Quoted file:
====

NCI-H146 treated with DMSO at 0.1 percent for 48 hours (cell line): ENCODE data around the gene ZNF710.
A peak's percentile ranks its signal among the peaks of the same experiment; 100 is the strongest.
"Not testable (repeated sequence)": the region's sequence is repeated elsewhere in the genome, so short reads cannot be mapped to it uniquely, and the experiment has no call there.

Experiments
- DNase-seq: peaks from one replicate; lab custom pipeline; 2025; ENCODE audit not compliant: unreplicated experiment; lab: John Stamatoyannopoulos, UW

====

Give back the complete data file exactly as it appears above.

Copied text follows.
NCI-H146 treated with DMSO at 0.1 percent for 48 hours (cell line): ENCODE data around the gene ZNF710.
A peak's percentile ranks its signal among the peaks of the same experiment; 100 is the strongest.
"Not testable (repeated sequence)": the region's sequence is repeated elsewhere in the genome, so short reads cannot be mapped to it uniquely, and the experiment has no call there.

Experiments
- DNase-seq: peaks from one replicate; lab custom pipeline; 2025; ENCODE audit not compliant: unreplicated experiment; lab: John Stamatoyannopoulos, UW